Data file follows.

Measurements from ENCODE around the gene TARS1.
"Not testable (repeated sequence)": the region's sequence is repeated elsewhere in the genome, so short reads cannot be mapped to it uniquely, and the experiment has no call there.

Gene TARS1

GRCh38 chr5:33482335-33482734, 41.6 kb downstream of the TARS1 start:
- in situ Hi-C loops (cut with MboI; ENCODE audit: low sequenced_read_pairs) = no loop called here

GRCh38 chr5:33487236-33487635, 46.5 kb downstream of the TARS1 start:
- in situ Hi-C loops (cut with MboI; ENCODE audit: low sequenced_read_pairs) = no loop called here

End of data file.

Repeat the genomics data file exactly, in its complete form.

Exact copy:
Measurements from ENCODE around the gene TARS1.
"Not testable (repeated sequence)": the region's sequence is repeated elsewhere in the genome, so short reads cannot be mapped to it uniquely, and the experiment has no call there.

Gene TARS1

GRCh38 chr5:33482335-33482734, 41.6 kb downstream of the TARS1 start:
- in situ Hi-C loops (cut with MboI; ENCODE audit: low sequenced_read_pairs) = no loop called here

GRCh38 chr5:33487236-33487635, 46.5 kb downstream of the TARS1 start:
- in situ Hi-C loops (cut with MboI; ENCODE audit: low sequenced_read_pairs) = no loop called here